SAN DIEGO, CA. The weather reports for the next few days and week are ominous: wind, rain, hail, and even snow in the local mountains. In other words, a harsh winter storm. There are predictions of from 1 to 3 inches of rain at the coast over the next half week or so, as the rain is supposed to get torrential next Monday through Wednesday.
So what does that mean for us in San Diego? Remember, we still live in a desert.
Actually, it doesn’t mean much for most of us, living here as we do in paradise. No one, not our local governmental leaders, not our mayor, our city councilmember, not our civic, religious, or community leaders, have prepared us for what to do. But that is going to change.
It’s about to rain buckets, so, I say, get out the buckets, the barrels, get out anything you can to capture rain water in. Why?
Except for what falls directly over our few reservoirs, San Diego and the rest of Southern California – also in the desert – does not capture any rainwater when it pours. 99.9% of the Great Victoria Waterfall that is about to burst over our collective noggins in the next few days will end up in the ocean. Some, yes, will be absorbed by the land. But, by far, most of the H2O, will simply become run-off and spill into the few streams and rivers that end up in our bays and the Pacific.
We refuse to capture our rainwater and we live in a desert. Amazing.
Beginning this storm, let’s do it differently, and get out the buckets, the barrels, and storage containers. We can then use the captured water for our plants, gardening, landscaping, golf courses, parks, wash down our vehicles. From now on, we must capture the rainwater.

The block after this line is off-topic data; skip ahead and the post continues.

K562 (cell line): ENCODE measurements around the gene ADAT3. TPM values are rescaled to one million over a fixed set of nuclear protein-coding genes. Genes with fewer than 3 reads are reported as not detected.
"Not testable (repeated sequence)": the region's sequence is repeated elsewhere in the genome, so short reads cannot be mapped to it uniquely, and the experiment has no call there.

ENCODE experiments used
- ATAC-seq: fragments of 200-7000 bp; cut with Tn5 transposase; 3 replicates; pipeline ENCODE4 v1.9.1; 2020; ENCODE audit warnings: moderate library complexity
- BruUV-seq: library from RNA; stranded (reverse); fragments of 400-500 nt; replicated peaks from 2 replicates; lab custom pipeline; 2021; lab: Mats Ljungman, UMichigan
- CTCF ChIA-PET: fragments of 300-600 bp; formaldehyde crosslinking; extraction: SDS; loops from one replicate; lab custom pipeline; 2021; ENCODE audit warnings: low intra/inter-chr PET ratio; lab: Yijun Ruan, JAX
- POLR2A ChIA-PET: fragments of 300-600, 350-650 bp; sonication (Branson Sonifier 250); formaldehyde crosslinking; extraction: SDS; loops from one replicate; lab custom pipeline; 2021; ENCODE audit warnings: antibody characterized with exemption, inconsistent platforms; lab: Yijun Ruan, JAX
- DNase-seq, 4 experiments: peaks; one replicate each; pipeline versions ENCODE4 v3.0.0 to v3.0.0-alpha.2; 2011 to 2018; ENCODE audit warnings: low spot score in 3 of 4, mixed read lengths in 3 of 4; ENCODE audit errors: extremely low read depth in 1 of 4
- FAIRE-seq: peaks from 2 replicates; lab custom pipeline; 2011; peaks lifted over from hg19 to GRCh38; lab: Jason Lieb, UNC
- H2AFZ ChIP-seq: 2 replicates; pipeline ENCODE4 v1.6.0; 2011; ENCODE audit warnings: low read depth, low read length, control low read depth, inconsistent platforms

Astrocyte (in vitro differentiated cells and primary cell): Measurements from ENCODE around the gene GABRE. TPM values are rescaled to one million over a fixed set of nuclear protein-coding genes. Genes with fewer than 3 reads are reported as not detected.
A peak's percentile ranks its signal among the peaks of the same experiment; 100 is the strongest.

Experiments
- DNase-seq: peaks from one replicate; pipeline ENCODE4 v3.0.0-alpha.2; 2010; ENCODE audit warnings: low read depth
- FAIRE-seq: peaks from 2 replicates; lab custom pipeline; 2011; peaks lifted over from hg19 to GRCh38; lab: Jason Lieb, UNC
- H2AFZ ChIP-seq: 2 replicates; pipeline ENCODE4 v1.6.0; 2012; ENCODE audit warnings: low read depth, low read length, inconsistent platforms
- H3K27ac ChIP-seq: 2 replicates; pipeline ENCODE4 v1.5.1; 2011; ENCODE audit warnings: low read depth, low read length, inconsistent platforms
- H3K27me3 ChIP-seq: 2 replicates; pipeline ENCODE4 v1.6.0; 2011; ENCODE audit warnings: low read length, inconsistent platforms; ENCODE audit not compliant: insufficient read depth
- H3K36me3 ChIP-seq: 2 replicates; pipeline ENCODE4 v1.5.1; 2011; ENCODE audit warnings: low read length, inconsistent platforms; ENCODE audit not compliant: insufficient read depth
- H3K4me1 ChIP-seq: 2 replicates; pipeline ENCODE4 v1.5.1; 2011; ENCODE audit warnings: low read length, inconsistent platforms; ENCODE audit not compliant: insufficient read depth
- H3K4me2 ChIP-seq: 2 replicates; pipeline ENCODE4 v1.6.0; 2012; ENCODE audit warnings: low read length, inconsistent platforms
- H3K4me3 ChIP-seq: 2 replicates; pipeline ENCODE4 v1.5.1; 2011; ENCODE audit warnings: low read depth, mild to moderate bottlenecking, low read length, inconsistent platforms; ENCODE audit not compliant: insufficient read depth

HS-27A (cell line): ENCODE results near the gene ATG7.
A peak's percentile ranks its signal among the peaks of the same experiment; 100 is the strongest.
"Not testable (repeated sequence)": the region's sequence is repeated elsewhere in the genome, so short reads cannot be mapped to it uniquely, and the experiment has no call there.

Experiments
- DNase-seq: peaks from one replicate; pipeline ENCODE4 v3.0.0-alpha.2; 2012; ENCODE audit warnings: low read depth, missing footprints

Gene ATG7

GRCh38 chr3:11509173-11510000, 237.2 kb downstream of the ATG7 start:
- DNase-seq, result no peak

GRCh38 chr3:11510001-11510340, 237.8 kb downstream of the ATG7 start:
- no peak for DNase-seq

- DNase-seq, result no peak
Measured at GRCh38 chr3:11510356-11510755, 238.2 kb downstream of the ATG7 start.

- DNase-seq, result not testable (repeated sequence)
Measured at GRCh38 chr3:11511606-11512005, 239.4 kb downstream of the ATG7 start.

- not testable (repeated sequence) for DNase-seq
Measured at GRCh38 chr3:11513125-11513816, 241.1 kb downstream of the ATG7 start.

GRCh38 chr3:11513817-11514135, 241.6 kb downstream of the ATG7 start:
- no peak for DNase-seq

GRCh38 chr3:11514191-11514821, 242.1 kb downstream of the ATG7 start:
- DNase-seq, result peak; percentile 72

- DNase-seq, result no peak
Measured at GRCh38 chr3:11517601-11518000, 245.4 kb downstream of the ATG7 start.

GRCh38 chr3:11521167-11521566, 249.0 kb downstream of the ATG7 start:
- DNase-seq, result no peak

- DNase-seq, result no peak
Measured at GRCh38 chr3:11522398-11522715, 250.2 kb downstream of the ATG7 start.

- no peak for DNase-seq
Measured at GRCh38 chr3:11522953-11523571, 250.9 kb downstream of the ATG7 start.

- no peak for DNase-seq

Not being a rocket scientist, I came upon this idea after the last big storm, a couple of weeks ago. It rained buckets then, too. I have a rain gauge affixed to my backyard fence. After that wet 48 hours, it measured 2 and 1/4 inches. That’s a lot.
Then I discovered, that inadvertently, an empty plastic storage container – you know, the kind they sell at the big stores right after Christmas so you can store all the stuff you just got – which had a cut through the lid, had filled up with rainwater. Wow. An entire container with, relatively fresh, clean water. I then used it to water my garden beds, flowers, and cacti in the backyard. The lid had kept out all the insects and dirt.
I was speaking to a good friend who just returned from a visit to the Virgin Islands. If you’ve never been there, you may not know that, essentially, they’re desert islands, with very little water. You know what they do? Every house has rain gutters. When it rains there, it pours, but it only rains heavily during just 3 months of the year. So, they collect and capture their rainwater. The rain gutters run through filters and then into cisterns that safely house the water. Most of the cisterns are below the ground. But they capture their rainwater. You know why? Because they live on desert islands.
We live in a desert. Capture the rainwater.